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Monica Goodling day on Capitol Hill

It's Monica Goodling day here in the House Judiciary Committee!

She's the former counsel and White House liaison for Attorney General Alberto Gonzales, the 33-year-old ex-Justice Department aide who refused to testify in the congressional investigations into the firings of U.S. attorneys in 2006. A central figure in the e-mails and documents released so far by Justice, Goodling's testimony today comes after reaching a deal for limited use immunity in which she can't be prosecuted for anything she tells the committee about what happened.

"We have no other means of obtaining her testimony in a timely manner," Chairman John Conyers (D-Mich.) said in his opening statement, intermittently hyping her potential testimony and downplaying its possible smoking-gun levels.

Democrats - and the media, let's be honest - are hoping Goodling will answer many of the unanswered questions so far in this scandal. And the media have turned out in droves here in 2141 Rayburn, the same hearing room which less than two weeks ago saw roughly half as many TV cameras and still photographers show up for Gonzales's own testimony.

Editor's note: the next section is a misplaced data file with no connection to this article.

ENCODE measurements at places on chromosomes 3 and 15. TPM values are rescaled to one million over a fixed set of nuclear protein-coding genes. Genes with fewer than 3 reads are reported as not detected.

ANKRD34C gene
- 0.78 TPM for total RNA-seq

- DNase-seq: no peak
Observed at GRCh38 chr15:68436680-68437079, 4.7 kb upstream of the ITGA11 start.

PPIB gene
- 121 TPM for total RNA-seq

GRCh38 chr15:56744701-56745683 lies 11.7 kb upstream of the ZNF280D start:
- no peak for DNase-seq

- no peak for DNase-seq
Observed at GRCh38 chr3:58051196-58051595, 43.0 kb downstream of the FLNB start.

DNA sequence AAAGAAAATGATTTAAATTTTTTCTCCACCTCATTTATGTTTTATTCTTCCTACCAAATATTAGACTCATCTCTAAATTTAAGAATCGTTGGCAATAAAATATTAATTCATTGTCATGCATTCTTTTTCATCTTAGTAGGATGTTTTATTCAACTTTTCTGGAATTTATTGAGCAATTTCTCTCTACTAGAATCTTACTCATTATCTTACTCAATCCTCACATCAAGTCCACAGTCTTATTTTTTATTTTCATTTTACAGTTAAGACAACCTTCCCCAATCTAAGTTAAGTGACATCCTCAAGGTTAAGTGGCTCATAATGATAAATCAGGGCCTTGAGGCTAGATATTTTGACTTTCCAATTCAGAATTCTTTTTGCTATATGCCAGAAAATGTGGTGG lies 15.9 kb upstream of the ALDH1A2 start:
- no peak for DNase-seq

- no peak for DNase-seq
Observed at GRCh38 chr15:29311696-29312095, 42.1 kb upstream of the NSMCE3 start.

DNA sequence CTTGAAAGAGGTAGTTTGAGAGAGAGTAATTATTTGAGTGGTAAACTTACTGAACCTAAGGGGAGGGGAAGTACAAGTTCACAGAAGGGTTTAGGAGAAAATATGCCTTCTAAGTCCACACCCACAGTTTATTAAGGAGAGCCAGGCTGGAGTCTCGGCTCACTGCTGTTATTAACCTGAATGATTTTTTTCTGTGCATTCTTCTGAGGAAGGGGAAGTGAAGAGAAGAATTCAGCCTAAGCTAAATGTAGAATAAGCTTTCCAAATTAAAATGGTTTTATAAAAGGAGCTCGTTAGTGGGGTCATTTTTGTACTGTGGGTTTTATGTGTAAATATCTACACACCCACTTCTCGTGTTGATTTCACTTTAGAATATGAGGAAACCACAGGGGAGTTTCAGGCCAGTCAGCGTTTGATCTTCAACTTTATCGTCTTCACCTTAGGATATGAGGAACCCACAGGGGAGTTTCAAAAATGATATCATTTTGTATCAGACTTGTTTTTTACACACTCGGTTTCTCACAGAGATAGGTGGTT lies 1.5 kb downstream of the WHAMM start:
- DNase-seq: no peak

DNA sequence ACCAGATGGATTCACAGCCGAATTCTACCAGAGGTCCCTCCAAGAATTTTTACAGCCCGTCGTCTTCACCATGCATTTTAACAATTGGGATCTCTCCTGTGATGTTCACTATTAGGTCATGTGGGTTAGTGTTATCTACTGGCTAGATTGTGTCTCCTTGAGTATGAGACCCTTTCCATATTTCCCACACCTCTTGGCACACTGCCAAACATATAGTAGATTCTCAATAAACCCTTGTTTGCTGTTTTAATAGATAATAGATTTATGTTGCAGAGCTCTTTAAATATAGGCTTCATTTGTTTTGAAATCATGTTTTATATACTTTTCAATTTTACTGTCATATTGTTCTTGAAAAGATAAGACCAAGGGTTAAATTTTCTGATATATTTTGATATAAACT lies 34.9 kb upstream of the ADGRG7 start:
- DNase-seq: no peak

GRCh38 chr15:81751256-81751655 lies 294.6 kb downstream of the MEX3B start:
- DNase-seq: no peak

Moments after Goodling took her seat at the witness table, around 10:15 a.m., about 10 TV cameras and a multitude of still photographers pounced upon her, setting up five to 10 feet away, treating this former staffer as if she knew who was on the grassy knoll in Dealey Plaza. All the while, her seasoned white-collar, criminal-defense attorney, John Dowd, patiently stood next to her for about 10 minutes, a fatherly figure whose clients have included Major League Baseball as its top investigator of Pete Rose in the gambling investigation which led to the should-be Hall of Famer's ouster from the game.

The media turnout was so overwhelming Conyers took the first four minutes of the hearing to clear out the well in between the front row of the committee dais and Goodling at the witness table, where dozens of photographers had assembled sitting Indian-style like a bunch of kindergartners awaiting the big news of the day.

Finally, at 10:41 a.m., Conyers got to ask her a question - who was responsible for putting the names of the nine fired prosecutors on the firing list - and at that moment Goodling pleaded her Fifth Amendment rights "not to be a witness against myself." Conyers then went through the legal kabuki dance of formally granting her the immunity deal, which was worked out between the committee and a federal judge. The Justice Department did not attempt to block the deal. And the question-and-answer session is off and running.

Check back at Capitol Briefing for frequent updates throughout the day.

By Paul Kane  |  May 23, 2007; 11:01 AM ET
 
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